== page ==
New Zealand Herald visited some of our most-loved tourist hot-spots to find out what pressures locals and hosts were under, and how tourists viewed our offerings, as part of our The Great Tourism Squeeze series. Today: Tongariro Alpine Crossing
The Tongariro Alpine Crossing is transforming from a world-renowned wilderness hike into a "sherpa line" due to New Zealand's unprecedented tourism boom.
Visitor numbers for the crossing have climbed more than 10-fold since 1990, reaching a peak of 125,000 in 2015.
The Alpine track is heralded as one of the best one day hikes in New Zealand, allowing tourists to traverse through a World Heritage Site - and The Lord of the Rings set location for Mordor - featuring volcanic peaks, barren rocky landscapes and emerald lakes.
However, the Kiwi wilderness experience many tourists seek is no longer on offer at the crossing as trampers must share the track with thousands of others, making it near-impossible to snap a lone selfie.
Overcrowding has become a major complaint of tourists and is referenced in many online reviews of the crossing.
Last summer, the Department of Conservation (DoC) predicted the Alpine crossing would see the "highest-ever visitor numbers."
The spectacular 20km crossing had fielded a steady 15 per cent increase annually in the past five years, a DoC spokesman told the Herald.
On a Tuesday morning in late March, a tourism shoulder season, two Herald reporters headed out to document the foot traffic on the crossing and came across more than 1000 other trampers.
Veteran tramper and Australian firefighter Stewart Lange said he wasn't aware of the crowds on the crossing until after he had already signed up for the two-day circuit of Tongariro National Park.
"Upon coming we heard the numbers were up to 2000 a day ... but it wasn't until this morning that I left the DoC hut and joined the track that I joined a line of fellow tourists," Lange said.
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"I mean it's good that people are seeing it, but my goodness, can it sustain it?" asked Lange, as dozens of tourists filed passed him on the side of the track.
Local Murray Wilson has lived in the nearby National Park Village for 25 years and was one of the first to start ferrying backpackers to the crossing in 1990, when it started to rise in popularity.
"It's getting crowded, no doubt about that," said Wilson. "My concern is the visitor experience. We don't want to spoil it and the difficulty now is people are walking in a sherpa line with people just ahead and just behind them."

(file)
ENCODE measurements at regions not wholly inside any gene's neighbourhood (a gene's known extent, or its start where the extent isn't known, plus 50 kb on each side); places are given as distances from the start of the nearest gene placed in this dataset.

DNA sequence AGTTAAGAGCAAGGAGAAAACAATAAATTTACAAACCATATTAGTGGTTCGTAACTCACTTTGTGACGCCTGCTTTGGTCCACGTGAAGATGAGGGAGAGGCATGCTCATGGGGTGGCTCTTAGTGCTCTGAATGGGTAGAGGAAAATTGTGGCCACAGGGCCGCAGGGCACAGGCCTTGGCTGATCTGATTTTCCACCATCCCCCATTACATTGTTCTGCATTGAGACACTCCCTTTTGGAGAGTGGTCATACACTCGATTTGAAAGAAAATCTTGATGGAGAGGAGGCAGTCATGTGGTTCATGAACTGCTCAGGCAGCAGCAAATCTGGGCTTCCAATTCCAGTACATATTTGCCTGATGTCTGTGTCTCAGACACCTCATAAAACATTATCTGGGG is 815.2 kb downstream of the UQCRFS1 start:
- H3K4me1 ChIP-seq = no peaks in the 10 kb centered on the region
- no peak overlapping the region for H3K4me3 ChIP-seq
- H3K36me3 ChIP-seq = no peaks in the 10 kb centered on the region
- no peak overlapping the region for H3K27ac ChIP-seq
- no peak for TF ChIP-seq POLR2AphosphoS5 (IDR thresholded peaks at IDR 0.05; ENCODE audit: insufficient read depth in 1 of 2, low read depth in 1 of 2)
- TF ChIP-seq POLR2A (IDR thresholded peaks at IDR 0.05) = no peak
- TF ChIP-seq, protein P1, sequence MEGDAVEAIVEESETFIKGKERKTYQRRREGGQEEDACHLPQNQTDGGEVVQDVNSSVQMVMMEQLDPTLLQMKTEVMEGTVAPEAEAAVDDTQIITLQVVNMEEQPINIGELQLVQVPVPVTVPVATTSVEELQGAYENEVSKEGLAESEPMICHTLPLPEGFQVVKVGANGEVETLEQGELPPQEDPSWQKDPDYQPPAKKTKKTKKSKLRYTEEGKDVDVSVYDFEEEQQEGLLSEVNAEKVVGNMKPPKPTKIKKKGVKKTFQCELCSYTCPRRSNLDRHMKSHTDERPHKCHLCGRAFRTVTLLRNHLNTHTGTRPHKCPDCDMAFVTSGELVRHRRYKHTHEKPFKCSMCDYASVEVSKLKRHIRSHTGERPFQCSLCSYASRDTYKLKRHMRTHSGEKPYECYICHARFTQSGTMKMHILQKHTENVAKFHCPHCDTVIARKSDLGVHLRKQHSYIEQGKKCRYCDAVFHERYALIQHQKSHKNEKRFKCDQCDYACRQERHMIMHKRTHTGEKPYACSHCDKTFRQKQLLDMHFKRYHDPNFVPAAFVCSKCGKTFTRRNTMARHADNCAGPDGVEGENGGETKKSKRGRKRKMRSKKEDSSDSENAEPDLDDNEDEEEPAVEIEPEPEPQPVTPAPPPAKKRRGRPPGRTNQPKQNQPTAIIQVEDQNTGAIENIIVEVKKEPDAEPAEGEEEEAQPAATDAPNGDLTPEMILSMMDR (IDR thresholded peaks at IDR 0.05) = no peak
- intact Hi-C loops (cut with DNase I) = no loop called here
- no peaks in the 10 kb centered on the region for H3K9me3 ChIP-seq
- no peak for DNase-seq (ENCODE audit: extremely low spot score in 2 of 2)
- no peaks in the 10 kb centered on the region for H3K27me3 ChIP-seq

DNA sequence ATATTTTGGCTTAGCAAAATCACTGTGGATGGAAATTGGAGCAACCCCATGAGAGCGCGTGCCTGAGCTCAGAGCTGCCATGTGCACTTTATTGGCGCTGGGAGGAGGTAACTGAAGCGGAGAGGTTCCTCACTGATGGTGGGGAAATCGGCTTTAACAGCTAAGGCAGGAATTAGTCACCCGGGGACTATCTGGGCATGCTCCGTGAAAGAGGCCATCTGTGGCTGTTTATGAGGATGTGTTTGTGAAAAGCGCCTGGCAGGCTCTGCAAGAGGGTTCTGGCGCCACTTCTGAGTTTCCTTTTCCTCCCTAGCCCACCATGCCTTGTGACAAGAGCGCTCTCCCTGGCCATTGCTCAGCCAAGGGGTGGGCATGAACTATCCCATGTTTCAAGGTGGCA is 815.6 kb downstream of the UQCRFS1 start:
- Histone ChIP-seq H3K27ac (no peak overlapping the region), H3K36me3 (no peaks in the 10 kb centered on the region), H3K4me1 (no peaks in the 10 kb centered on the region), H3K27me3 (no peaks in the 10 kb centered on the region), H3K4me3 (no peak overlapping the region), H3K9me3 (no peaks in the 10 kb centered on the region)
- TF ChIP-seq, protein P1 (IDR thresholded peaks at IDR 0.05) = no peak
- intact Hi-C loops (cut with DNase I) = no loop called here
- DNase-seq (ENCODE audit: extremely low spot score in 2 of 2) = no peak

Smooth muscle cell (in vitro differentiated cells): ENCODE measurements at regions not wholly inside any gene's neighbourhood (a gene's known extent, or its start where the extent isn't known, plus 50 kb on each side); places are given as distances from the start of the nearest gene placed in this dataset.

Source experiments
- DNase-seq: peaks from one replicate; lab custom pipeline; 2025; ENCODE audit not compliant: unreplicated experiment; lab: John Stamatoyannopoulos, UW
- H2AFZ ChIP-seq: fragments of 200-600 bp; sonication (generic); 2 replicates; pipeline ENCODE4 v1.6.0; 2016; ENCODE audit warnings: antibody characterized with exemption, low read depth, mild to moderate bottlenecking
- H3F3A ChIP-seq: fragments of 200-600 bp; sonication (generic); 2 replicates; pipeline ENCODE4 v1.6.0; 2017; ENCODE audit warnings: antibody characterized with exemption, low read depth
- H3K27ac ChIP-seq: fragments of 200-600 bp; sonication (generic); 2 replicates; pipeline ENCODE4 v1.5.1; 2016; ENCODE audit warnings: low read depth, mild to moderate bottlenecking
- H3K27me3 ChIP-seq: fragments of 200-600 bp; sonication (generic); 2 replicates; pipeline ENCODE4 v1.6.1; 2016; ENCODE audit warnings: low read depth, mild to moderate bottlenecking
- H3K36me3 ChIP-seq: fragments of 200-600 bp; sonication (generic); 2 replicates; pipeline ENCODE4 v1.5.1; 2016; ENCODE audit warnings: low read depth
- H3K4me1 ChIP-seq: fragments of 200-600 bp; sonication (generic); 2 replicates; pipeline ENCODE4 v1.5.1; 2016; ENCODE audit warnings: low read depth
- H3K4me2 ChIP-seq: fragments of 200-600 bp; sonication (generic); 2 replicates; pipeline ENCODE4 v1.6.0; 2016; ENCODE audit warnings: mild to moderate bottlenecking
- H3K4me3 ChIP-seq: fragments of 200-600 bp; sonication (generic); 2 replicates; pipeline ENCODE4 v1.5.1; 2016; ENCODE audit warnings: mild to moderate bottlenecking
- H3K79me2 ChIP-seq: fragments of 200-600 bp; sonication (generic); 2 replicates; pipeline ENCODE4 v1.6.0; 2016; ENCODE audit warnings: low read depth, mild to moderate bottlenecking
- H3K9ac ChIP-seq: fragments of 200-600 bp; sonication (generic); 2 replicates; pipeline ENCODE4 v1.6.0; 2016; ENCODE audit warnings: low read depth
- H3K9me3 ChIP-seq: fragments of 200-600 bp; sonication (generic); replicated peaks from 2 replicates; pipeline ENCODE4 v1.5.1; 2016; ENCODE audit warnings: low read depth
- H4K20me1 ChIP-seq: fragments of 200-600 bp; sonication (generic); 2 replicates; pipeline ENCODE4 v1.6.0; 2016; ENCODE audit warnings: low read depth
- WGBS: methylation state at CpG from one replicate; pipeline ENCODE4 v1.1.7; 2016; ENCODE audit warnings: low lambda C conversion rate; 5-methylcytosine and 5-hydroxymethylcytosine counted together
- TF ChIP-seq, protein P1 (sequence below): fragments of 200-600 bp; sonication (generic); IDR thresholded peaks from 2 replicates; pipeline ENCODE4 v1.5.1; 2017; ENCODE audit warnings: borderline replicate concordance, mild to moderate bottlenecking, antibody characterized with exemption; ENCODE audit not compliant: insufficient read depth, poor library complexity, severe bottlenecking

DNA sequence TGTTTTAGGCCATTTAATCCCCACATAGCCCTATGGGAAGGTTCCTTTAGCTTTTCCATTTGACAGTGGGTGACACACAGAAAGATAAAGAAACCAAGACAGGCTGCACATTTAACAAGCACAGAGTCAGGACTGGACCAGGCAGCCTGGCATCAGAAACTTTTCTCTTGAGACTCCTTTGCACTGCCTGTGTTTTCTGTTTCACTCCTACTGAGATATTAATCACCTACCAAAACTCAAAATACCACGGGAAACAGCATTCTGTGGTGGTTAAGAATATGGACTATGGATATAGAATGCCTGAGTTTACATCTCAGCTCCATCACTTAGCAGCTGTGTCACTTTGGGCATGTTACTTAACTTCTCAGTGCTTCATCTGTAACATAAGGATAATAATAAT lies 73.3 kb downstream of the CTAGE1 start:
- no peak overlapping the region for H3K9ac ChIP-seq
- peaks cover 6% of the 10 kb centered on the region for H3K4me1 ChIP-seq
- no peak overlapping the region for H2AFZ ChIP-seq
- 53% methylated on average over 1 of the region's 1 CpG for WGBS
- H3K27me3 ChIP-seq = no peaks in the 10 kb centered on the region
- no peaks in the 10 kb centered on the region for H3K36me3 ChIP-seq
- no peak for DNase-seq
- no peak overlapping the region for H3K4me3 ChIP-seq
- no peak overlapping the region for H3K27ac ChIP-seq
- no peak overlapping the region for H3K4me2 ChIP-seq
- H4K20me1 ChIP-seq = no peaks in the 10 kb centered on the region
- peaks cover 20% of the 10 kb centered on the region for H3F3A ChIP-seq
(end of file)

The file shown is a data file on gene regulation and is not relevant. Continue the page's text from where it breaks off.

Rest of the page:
He first started shepherding tourists out to the crossing in his own car, but as the demand started rapidly growing he purchased an ex-school bus to transport the trampers.
"The whole thing has grown immensely. Back in 1990 you'd be lucky to have around half a dozen up there. Now it's 1000 a day," he said.
To Wilson, the growing numbers created three problems: congestion on the roads; congestion at the toilets; congestion on the track.
"You used to have a wilderness experience but that's not possible now unless you do a moonlight walk," he said.
"This walk is very high-profile now and it's on people's to-do lists before they even come into the country."
Another concern for locals and experienced trampers alike was the number of unprepared tourists hitting the track, which can quickly become dangerous in unpredictable weather conditions.
The Herald witnessed trampers on the crossing in sandshoes and skinny jeans with scarves wrapped around their heads because they'd forgotten a hat and sunglasses.
Other more extreme examples of unprepared tourists included a group who had to be rescued from the track after walking it barefoot, channelling Frodo's barefoot journey through Mordor in The Lord of The Rings, or those tackling the crossing in jandals and wearing rubbish bags as ponchos.
Some tourists were also starting to notice how the track was well worn in areas and the Herald witnessed one man roll on to the rocks with his backpack after tripping over a loose rubber grip mat.
An experienced tramper from Queensland, Karl Noble, feared for the delicate natural environment along the fringes of the track.
"Some of these plants, if you step on them, they don't grow back for thousands of years," Noble said.
"It's great to see people going out and enjoying it, but it does distract from the wilderness walking. It's something you have to look at, 2000 people on a small walk like this, you distract from the beauty of the walk, I feel."
DoC has a strategic review in place for the Tongariro Alpine Crossing that includes infrastructure upgrades and attempting to spread the number of trampers out over the day to better manage the flow of visitors.
Future plans include limiting carparking and encouraging visitors to be picked up from designated shuttle transportation hubs and adding extra toilets in the summer.
Village local Ray Goff, who started a Tongariro Alpine Crossing transport service called Summit Shuttles during the summer, said the growing tourism numbers was a "massive benefit" to the community.
Trampers "tend to follow other people's bums and feet the whole time, but it's still one of the best walks in the world," Goff said.
The community was "expecting a hell of a lot more tourists over the next couple of years, for sure," he said.